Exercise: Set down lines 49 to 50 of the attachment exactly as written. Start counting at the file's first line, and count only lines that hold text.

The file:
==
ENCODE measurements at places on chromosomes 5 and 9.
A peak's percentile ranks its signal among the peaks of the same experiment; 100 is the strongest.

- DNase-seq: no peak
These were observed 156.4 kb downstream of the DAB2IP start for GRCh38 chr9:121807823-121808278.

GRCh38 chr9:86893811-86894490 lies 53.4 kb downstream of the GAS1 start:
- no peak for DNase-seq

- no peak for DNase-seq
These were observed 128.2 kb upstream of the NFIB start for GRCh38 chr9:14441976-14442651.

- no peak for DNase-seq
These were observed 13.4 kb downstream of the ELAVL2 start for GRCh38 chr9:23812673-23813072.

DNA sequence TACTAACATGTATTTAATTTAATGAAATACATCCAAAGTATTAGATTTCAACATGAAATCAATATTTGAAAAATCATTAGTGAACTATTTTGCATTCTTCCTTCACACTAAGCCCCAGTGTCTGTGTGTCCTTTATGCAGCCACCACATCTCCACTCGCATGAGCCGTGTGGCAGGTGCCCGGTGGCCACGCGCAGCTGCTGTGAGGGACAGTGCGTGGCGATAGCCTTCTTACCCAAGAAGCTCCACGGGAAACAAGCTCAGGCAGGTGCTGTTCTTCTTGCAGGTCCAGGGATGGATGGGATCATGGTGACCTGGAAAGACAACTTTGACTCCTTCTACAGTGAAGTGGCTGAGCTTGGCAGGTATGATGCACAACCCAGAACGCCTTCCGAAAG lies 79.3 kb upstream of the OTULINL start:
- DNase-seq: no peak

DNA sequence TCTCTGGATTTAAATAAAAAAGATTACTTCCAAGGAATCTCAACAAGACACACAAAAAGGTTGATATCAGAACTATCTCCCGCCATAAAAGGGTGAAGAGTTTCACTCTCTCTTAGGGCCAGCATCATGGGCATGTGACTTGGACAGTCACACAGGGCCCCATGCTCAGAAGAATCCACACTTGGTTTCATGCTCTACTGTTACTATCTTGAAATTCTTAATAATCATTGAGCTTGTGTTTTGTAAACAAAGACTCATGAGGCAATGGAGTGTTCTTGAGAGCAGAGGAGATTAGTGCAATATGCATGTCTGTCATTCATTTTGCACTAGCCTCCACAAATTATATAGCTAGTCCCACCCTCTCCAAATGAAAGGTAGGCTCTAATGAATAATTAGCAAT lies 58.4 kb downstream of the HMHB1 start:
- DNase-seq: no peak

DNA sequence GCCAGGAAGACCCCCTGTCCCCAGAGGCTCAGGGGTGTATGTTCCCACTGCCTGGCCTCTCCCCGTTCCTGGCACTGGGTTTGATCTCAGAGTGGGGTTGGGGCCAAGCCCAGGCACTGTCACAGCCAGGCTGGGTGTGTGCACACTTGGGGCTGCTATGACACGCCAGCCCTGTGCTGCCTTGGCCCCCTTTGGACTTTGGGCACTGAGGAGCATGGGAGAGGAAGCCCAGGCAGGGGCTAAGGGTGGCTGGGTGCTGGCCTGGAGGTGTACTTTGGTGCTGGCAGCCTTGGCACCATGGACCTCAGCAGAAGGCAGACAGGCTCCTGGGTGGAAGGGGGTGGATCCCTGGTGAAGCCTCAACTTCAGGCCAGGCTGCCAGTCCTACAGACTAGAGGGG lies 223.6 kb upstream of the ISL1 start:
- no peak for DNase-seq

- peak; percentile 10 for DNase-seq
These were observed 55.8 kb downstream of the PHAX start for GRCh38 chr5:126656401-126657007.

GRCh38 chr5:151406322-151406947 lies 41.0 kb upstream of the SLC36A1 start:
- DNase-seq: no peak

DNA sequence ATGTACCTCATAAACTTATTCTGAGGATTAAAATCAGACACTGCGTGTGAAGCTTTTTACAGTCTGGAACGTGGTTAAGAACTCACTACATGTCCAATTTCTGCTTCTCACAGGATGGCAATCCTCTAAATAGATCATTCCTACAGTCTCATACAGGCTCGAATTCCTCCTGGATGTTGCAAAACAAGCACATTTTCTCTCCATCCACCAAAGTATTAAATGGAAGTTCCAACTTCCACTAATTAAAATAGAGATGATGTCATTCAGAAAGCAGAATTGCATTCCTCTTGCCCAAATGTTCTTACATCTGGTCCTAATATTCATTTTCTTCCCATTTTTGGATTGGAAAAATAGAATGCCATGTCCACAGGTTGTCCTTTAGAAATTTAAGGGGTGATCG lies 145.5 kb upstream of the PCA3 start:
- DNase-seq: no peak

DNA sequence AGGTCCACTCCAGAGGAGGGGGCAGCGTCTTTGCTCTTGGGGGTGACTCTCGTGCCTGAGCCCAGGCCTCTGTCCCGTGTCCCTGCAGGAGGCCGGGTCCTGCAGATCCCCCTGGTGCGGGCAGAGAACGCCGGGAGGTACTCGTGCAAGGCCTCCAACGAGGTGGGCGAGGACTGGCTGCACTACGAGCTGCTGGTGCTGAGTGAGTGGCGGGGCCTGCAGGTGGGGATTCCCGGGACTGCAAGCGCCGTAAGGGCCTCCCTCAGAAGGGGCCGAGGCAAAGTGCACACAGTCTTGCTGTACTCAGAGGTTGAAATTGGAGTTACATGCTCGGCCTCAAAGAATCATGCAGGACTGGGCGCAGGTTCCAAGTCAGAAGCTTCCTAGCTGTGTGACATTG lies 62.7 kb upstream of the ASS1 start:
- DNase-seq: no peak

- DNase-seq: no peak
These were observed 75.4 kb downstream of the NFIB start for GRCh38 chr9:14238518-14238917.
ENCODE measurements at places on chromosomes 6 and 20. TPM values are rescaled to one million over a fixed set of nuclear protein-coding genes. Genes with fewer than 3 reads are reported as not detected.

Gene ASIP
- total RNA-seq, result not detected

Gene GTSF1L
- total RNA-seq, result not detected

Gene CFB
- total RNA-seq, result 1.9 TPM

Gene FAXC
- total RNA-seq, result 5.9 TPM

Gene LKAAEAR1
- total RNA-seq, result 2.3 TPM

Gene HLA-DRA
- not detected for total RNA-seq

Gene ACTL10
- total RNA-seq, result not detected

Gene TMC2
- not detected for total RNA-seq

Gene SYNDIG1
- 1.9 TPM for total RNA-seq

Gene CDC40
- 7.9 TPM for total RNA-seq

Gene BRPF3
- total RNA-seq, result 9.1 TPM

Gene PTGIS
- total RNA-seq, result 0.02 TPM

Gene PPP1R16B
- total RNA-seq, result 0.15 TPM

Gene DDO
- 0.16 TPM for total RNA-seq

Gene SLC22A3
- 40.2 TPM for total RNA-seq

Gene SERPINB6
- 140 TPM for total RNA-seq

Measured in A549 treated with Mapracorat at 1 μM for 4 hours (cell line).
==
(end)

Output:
- total RNA-seq, result 9.1 TPM

Gene PTGIS